Debate Magazine

Secular Prophets

By Cris

As lead book reviewer for the New Statesman, John Gray has a superb platform for elucidating, in wonderfully acidic prose, the kludgish philosophy of John Gray. The books themselves seem to be an afterthought, mere vehicles for the critical scorn Gray so often pours on the secular faith in progress. In his most recent review, of Karen Armstrong’s Fields of Blood: Religion and the History of Violence, Gray takes aim at the rationalist prophets of that faith: evangelical atheists. He also happens to like Armstrong’s book, which is a bit surprising. Before Gray gets to her book, he diagnoses the historical and cultural angst that may be motivating these prophets:

The idea that religion is fading away has been replaced in conventional wisdom by the notion that religion lies behind most of the world’s conflicts. Many among the present crop of atheists hold both ideas at the same time. They will fulminate against religion, declaring that it is responsible for much of the violence of the present time, then a moment later tell you with equally dogmatic fervour that religion is in rapid decline. Of course it’s a mistake to expect logic from rationalists. More than anything else, the evangelical atheism of recent years is a symptom of moral panic. Worldwide secularisation, which was believed to be an integral part of the [progressive cultural evolutionary] process of becoming modern, shows no signs of happening. Quite the contrary: in much of the world, religion is in the ascendant. For many people the result is a condition of acute cognitive dissonance.

This is classic Gray: heavy on rhetoric and light on argument. His own fulmination would fall flat without further analysis, which Gray then provides:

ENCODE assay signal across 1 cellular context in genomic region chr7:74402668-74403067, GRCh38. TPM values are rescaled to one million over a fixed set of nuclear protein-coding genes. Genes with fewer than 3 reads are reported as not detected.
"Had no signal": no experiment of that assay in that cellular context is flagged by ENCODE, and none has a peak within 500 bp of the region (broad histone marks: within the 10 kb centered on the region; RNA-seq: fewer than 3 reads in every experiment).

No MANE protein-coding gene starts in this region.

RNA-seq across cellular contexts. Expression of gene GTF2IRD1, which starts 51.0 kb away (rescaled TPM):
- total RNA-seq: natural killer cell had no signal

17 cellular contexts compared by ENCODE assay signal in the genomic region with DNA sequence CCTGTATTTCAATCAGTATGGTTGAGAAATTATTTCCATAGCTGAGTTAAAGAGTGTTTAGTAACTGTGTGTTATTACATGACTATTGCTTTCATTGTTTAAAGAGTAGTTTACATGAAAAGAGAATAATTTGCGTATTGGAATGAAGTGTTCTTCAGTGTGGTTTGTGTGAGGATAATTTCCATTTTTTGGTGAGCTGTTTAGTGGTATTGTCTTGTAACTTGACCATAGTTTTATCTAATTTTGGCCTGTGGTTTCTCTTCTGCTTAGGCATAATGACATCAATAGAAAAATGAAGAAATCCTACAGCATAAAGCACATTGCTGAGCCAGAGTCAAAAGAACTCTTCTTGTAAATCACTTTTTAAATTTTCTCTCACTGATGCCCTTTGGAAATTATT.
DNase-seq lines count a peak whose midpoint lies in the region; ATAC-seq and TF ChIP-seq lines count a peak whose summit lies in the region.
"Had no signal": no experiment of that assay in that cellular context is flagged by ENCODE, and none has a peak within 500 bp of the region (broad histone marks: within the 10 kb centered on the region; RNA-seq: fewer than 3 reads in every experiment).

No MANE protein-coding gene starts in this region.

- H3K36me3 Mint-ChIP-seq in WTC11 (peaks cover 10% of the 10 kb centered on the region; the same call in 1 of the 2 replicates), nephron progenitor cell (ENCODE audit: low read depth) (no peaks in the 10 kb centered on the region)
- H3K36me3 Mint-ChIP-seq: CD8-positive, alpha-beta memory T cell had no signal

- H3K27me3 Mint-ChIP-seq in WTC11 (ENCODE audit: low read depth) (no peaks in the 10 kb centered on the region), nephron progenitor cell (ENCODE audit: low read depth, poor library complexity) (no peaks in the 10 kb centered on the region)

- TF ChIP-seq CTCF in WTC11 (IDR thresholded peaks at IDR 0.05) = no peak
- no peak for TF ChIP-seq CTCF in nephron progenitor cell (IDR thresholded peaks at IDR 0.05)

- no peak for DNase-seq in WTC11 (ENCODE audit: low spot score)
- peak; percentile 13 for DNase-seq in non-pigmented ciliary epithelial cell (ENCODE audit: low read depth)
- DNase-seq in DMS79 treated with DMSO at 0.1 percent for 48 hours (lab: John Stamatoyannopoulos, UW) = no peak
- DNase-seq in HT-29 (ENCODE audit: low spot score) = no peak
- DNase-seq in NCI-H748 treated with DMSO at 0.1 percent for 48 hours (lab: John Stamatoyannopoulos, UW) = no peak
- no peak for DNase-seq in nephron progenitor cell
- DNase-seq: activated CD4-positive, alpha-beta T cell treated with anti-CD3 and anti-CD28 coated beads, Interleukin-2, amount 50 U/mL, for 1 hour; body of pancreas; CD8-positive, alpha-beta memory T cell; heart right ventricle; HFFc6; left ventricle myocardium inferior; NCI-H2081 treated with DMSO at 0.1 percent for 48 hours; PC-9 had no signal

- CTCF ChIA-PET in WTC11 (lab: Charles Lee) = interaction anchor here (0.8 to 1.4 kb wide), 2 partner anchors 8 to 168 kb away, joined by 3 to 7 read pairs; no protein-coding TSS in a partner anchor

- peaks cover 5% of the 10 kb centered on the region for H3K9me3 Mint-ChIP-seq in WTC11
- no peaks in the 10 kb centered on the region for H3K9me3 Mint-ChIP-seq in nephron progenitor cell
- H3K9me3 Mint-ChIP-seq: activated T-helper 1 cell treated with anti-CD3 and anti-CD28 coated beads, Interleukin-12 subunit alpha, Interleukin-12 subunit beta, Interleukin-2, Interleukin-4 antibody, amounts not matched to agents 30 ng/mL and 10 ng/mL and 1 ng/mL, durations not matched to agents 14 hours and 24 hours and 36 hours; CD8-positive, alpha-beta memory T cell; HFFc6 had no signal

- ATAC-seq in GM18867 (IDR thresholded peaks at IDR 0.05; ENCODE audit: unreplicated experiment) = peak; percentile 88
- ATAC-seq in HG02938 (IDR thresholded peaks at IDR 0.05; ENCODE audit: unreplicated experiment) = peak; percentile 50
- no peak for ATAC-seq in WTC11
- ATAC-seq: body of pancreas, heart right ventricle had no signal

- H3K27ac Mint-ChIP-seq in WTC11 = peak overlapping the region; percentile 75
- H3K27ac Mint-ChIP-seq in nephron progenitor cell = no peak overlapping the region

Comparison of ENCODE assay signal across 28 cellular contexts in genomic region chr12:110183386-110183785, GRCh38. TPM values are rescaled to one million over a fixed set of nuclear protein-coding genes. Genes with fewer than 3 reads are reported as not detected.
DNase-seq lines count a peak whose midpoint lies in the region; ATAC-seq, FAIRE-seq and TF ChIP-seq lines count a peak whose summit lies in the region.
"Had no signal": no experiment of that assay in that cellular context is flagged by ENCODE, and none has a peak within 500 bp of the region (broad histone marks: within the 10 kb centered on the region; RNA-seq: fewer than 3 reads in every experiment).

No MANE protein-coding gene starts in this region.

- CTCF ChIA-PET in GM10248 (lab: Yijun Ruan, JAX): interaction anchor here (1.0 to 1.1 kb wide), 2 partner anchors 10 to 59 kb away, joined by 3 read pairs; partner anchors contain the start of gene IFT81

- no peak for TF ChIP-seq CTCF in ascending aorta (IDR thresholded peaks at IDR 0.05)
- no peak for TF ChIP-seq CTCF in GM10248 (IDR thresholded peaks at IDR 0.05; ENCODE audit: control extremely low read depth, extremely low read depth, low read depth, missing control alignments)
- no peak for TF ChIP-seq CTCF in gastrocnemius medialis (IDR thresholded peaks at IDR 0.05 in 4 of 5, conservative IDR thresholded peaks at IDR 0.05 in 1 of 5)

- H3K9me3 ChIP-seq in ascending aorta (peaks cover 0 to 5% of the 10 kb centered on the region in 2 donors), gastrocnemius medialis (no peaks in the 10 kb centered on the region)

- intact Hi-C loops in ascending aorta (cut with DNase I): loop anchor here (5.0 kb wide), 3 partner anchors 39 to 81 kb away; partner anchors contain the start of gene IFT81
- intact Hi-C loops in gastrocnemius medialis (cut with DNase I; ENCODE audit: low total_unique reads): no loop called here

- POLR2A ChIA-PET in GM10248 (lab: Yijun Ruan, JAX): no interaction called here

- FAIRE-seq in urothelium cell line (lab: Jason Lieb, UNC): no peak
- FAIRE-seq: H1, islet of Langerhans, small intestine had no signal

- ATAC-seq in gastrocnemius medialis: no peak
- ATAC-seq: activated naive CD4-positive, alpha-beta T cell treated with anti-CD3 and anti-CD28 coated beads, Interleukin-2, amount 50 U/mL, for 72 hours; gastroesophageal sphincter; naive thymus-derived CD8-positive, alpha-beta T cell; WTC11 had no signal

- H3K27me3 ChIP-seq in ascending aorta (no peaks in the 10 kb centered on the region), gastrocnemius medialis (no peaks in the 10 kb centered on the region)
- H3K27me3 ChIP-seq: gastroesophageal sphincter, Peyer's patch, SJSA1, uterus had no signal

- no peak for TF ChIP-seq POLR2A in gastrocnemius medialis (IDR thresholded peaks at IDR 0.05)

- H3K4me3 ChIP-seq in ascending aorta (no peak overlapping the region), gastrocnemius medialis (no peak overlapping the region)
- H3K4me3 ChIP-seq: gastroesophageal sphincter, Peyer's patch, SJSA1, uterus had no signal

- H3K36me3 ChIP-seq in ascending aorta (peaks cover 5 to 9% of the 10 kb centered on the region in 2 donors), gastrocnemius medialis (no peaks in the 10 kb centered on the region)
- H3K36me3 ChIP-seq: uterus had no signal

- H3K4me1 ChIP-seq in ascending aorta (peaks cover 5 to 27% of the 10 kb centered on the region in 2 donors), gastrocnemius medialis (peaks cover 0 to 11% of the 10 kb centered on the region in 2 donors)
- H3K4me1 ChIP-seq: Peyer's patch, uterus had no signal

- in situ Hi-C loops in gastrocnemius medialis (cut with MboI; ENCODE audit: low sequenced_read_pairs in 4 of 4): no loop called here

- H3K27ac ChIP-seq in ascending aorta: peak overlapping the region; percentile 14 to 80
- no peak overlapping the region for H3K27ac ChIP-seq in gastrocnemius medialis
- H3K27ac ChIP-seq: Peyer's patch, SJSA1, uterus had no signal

It’s a confusion compounded by the lack of understanding, among those who issue blanket condemnations of religion, of what being religious means for most of humankind. As Armstrong writes [echoing Talal Asad], “Our modern western conception of religion is idiosyncratic and eccentric.” In the west we think of religion as “a coherent system of obligatory beliefs, institutions and rituals, centering on a supernatural God, whose practice is essentially private and hermetically sealed off from all ‘secular’ activities”. But this narrow, provincial conception, which is so often invoked by contemporary unbelievers, is the product of a particular history and a specific version of [western Christian] monotheism.

Atheists think of religion as a system of supernatural belief, but the idea of the supernatural presupposes a distinct sort of cosmogony – typically one in which the material world is the creation of a personal God – that is found in only a few of the world’s religions. Moreover, the idea that belief is central in religion makes sense only when religion means having a creed.

Throughout much of history and all of prehistory, “religion” meant practice – and not just in some special area of life. Belief has not been central to most of the world’s religions; indeed, in some traditions it has been seen as an impediment to spiritual life. Vedanta, Buddhism and Taoism caution against mistaking human concepts for ultimate realities; Judaism, Christianity and Islam all contain currents of what is known as apophatic theology, in which God can be described only in negative terms. It is only those who are hung up on creeds who become missionaries of unbelief.

Gray’s last sentence hits at least one nail squarely on the head. Evangelical atheism is dialectically engaged with an historically particular and peculiar form of western Christian religion. To combat this creedal form and its Abrahamic relatives, atheists fight on a field of theist choosing. Because the parameters of this debate have been established by western theists, evangelical atheists counter with a series of conceptual inversions. Ironically, this forces a mirror substitution of one metaphysics for another. While this may be well and good within the confines of the cultural and philosophical gutter, where large numbers of people happen to reside, it offers precious little to those not bound by the tedious binaries of belief/unbelief and theism/atheism.


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